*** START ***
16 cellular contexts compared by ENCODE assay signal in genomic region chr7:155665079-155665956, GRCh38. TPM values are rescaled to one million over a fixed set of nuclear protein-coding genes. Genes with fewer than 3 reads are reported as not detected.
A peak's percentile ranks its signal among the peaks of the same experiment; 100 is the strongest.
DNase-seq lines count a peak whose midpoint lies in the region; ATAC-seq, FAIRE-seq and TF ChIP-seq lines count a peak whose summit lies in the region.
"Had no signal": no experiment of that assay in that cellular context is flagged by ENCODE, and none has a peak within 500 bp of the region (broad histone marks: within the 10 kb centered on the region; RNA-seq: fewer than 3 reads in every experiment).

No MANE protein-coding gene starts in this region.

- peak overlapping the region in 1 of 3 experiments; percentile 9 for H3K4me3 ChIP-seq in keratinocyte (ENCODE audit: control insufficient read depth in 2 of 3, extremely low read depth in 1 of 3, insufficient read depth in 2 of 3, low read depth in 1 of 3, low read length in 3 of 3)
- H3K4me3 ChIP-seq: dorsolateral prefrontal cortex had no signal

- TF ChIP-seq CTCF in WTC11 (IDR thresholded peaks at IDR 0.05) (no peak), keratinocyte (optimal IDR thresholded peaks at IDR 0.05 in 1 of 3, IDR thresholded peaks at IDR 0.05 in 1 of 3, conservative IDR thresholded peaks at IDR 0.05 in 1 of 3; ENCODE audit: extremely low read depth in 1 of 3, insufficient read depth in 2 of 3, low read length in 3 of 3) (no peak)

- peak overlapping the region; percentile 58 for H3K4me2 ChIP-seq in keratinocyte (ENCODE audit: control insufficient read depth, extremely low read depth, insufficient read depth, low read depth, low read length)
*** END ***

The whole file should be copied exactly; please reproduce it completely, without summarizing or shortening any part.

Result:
16 cellular contexts compared by ENCODE assay signal in genomic region chr7:155665079-155665956, GRCh38. TPM values are rescaled to one million over a fixed set of nuclear protein-coding genes. Genes with fewer than 3 reads are reported as not detected.
A peak's percentile ranks its signal among the peaks of the same experiment; 100 is the strongest.
DNase-seq lines count a peak whose midpoint lies in the region; ATAC-seq, FAIRE-seq and TF ChIP-seq lines count a peak whose summit lies in the region.
"Had no signal": no experiment of that assay in that cellular context is flagged by ENCODE, and none has a peak within 500 bp of the region (broad histone marks: within the 10 kb centered on the region; RNA-seq: fewer than 3 reads in every experiment).

No MANE protein-coding gene starts in this region.

- peak overlapping the region in 1 of 3 experiments; percentile 9 for H3K4me3 ChIP-seq in keratinocyte (ENCODE audit: control insufficient read depth in 2 of 3, extremely low read depth in 1 of 3, insufficient read depth in 2 of 3, low read depth in 1 of 3, low read length in 3 of 3)
- H3K4me3 ChIP-seq: dorsolateral prefrontal cortex had no signal

- TF ChIP-seq CTCF in WTC11 (IDR thresholded peaks at IDR 0.05) (no peak), keratinocyte (optimal IDR thresholded peaks at IDR 0.05 in 1 of 3, IDR thresholded peaks at IDR 0.05 in 1 of 3, conservative IDR thresholded peaks at IDR 0.05 in 1 of 3; ENCODE audit: extremely low read depth in 1 of 3, insufficient read depth in 2 of 3, low read length in 3 of 3) (no peak)

- peak overlapping the region; percentile 58 for H3K4me2 ChIP-seq in keratinocyte (ENCODE audit: control insufficient read depth, extremely low read depth, insufficient read depth, low read depth, low read length)